Vietnam War Soldiers

Although a few decades have passed, the imprints of the Vietnam war still exist on the hearts and minds of Americans and Vietnamese people especially the soldiers who fought and suffered directly from the the war.

The guerrilla forces in South Vietnam (known as the Viet Cong) came from many different classes. While many of their core members were “regroupees” & southern Viet Minh who were professional soldiers, the majority of Viet Cong consisted of civilian peasants, teenagers who took up the responsibility when needed. To enhance their loyalty & discipline, historical and political lessons were taught together with occasional training.

Viet Cong troops were not as well equipped as those of the U.S who were also better armed and more extensively trained. They had to utilize whatever weapons available while waiting for Soviet and Chinese supplied weapons. Despite those difficulties, their close relationships with local people and knowledge of the terrains gave them great advantages over their enemy.

Understanding their strengths and weaknesses, Viet Cong adopted guerrilla tactics to fight U.S. Troops. The guerrillas usually avoided direct confrontation with U.S. Troops and launched many surprise attacks to inflict American causalities instead. Vietnam’s terrains comprising of many mountains, jungles and dense forests were ideal places for the Viet Cong to conceal themselves. They also made use of complex and immense underground tunnel systems on those near to the cities to hide, transport food and weapons as well as to hold some meetings.

On the opposite side, US troops were apparently much better equipped and highly trained. However, the Vietnam war was too complicated to be won simply on the battleground. Vietnam’s rough terrain posed a big challenge for U.S soldiers in their attempts to capture the Viet Cong. The harsh weather and wildlife of the country also reduced the effectiveness of U.S troops.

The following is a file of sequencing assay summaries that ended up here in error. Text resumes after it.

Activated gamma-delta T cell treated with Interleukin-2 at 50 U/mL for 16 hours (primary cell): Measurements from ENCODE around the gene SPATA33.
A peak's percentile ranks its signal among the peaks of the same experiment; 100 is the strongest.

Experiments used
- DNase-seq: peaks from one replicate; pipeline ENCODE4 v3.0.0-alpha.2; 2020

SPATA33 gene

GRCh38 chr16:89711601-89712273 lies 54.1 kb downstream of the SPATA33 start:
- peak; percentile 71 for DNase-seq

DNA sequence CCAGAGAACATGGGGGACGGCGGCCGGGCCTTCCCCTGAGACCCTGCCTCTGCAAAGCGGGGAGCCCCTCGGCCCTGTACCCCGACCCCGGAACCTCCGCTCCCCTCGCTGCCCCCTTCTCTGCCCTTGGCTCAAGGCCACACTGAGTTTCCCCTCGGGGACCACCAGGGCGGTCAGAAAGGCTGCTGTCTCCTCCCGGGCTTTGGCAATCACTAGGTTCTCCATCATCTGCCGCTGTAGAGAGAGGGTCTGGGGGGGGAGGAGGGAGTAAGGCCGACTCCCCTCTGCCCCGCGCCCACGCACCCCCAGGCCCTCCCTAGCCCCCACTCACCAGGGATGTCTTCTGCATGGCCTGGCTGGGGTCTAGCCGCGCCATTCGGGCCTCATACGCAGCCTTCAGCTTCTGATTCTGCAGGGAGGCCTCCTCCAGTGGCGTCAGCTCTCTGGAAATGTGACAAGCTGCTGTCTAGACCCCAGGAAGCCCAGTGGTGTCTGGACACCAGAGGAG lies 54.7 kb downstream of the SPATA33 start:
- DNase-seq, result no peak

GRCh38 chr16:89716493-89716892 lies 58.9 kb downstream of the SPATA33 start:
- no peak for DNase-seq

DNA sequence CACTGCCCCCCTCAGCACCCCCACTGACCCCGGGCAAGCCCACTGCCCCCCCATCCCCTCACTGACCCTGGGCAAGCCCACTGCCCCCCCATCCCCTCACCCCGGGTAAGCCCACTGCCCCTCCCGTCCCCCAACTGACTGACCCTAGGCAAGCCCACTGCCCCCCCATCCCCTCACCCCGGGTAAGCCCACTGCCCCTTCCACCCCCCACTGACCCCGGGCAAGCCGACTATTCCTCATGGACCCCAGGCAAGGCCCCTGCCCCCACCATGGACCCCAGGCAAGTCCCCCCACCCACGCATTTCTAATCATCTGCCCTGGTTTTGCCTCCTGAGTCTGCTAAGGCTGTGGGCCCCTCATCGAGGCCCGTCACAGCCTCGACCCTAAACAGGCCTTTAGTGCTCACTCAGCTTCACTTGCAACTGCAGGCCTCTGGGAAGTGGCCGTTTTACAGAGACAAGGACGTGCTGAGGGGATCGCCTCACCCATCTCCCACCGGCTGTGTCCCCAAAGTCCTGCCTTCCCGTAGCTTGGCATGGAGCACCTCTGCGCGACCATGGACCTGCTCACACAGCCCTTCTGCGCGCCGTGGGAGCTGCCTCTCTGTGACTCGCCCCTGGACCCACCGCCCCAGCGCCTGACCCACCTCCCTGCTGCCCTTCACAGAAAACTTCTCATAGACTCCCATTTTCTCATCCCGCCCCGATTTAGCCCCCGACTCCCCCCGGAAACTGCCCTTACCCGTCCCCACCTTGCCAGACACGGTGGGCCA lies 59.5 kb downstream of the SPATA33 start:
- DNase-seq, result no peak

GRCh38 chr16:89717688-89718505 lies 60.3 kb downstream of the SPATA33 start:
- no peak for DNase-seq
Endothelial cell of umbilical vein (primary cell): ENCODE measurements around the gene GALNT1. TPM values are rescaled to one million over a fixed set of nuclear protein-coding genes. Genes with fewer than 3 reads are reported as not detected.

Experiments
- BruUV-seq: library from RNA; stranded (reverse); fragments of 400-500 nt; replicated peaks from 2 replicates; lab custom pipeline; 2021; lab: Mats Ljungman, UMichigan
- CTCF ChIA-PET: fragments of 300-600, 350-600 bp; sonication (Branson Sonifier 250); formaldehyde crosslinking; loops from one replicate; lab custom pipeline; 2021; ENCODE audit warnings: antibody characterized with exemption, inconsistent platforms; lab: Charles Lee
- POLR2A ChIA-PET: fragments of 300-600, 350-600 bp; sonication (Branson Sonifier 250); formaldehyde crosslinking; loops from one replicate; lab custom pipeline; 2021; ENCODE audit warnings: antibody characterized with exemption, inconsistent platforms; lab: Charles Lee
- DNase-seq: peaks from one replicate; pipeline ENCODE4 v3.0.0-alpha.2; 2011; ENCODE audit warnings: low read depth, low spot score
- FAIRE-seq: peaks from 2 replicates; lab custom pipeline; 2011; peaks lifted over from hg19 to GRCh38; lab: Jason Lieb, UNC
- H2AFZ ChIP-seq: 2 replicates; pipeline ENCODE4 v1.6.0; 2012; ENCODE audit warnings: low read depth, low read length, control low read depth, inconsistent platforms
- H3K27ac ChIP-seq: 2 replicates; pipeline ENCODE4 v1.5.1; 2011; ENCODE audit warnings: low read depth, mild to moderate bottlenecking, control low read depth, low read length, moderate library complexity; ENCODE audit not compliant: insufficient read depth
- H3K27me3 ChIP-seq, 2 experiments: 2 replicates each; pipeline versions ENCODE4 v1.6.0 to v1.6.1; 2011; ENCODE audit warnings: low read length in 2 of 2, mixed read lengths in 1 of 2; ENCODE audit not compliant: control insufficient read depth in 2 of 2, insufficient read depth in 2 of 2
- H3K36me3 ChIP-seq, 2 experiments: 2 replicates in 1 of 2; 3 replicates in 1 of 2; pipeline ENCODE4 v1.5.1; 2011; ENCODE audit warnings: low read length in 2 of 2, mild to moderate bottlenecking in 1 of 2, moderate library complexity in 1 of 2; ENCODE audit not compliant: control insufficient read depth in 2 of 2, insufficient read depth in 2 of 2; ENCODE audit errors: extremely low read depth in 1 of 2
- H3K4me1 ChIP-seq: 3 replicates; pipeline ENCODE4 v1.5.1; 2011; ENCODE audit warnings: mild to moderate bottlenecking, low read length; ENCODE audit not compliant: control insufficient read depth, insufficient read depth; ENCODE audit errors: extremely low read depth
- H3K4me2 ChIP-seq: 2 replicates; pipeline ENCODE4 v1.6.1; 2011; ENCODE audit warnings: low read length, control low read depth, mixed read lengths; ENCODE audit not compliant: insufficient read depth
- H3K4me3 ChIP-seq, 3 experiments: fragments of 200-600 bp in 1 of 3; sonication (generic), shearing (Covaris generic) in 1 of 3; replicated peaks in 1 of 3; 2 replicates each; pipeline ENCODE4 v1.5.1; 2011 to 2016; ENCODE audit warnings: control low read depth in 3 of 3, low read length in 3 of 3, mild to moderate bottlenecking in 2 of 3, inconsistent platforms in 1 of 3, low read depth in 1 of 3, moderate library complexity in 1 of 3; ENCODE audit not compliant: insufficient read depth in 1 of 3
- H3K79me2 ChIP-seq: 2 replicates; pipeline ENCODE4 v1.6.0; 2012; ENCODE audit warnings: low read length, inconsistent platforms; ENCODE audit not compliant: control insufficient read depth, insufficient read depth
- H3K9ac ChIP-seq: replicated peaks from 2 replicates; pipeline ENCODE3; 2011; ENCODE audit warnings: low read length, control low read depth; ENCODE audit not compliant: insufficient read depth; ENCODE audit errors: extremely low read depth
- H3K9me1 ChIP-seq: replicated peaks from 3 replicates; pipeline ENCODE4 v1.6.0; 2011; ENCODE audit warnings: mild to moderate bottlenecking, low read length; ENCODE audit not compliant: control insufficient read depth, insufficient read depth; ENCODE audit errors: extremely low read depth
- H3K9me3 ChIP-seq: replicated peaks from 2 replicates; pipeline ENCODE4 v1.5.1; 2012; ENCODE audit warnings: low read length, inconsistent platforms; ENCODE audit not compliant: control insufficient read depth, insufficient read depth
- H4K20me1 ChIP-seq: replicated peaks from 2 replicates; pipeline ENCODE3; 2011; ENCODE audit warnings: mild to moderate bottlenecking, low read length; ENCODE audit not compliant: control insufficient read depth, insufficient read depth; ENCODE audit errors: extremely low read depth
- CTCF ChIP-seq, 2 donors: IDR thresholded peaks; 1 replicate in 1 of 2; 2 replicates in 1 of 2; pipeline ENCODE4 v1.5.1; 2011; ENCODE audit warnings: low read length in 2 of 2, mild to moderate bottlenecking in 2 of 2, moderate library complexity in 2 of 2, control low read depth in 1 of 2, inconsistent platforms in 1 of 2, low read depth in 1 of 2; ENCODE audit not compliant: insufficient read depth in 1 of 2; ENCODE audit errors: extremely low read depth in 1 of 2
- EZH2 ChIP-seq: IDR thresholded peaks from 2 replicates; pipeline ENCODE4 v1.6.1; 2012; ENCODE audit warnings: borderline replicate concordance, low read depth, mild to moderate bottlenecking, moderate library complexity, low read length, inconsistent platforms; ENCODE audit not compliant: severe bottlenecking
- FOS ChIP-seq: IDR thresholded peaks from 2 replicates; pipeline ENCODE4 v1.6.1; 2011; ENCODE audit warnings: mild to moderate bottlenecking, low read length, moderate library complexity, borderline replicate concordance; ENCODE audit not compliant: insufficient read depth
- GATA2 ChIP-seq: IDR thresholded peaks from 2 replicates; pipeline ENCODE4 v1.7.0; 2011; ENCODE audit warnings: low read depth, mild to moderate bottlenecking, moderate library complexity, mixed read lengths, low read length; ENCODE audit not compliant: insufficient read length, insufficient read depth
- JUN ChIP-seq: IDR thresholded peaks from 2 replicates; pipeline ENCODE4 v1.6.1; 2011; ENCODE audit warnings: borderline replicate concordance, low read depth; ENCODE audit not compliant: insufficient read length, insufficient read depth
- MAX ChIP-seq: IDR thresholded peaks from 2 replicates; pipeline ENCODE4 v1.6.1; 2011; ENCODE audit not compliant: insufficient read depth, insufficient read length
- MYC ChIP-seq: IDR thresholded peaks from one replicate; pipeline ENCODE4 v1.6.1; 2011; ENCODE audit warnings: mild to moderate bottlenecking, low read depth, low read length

Besides, U.S troops also suffered many psychological traumas. They often had to witnessed their fellows and friends being killed or disfigured by mines, booby-traps and sniper fire while unable to take retaliatory actions as the enemy avoided to engage in conventional warfare. At the same time, the task of gaining trust and love of local people whom speak a completely different language often seemed impossible.

The highly politicized nature of the war also brought confusion and doubt to the minds of those fighting. As the war went on, many US soldiers became disenchanted with their jobs and ultimately the war which resulted in using illicit drugs, ‘fragging’ of officers and breaking down discipline.

After the war, one sixth of 3 million troops served in Vietnam, according to a survey by the Veterans Administration, suffered from post-traumatic stress disorder.

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